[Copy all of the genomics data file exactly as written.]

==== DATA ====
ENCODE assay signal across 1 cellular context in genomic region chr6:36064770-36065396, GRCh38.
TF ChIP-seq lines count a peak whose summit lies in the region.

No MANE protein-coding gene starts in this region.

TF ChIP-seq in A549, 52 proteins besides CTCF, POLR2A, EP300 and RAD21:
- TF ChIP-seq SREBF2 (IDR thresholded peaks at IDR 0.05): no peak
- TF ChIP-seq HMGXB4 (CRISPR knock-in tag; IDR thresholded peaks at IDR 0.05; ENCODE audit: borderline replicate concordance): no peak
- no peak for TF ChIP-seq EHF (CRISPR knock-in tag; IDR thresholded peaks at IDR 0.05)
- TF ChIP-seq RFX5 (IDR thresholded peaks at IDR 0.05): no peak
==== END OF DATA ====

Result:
ENCODE assay signal across 1 cellular context in genomic region chr6:36064770-36065396, GRCh38.
TF ChIP-seq lines count a peak whose summit lies in the region.

No MANE protein-coding gene starts in this region.

TF ChIP-seq in A549, 52 proteins besides CTCF, POLR2A, EP300 and RAD21:
- TF ChIP-seq SREBF2 (IDR thresholded peaks at IDR 0.05): no peak
- TF ChIP-seq HMGXB4 (CRISPR knock-in tag; IDR thresholded peaks at IDR 0.05; ENCODE audit: borderline replicate concordance): no peak
- no peak for TF ChIP-seq EHF (CRISPR knock-in tag; IDR thresholded peaks at IDR 0.05)
- TF ChIP-seq RFX5 (IDR thresholded peaks at IDR 0.05): no peak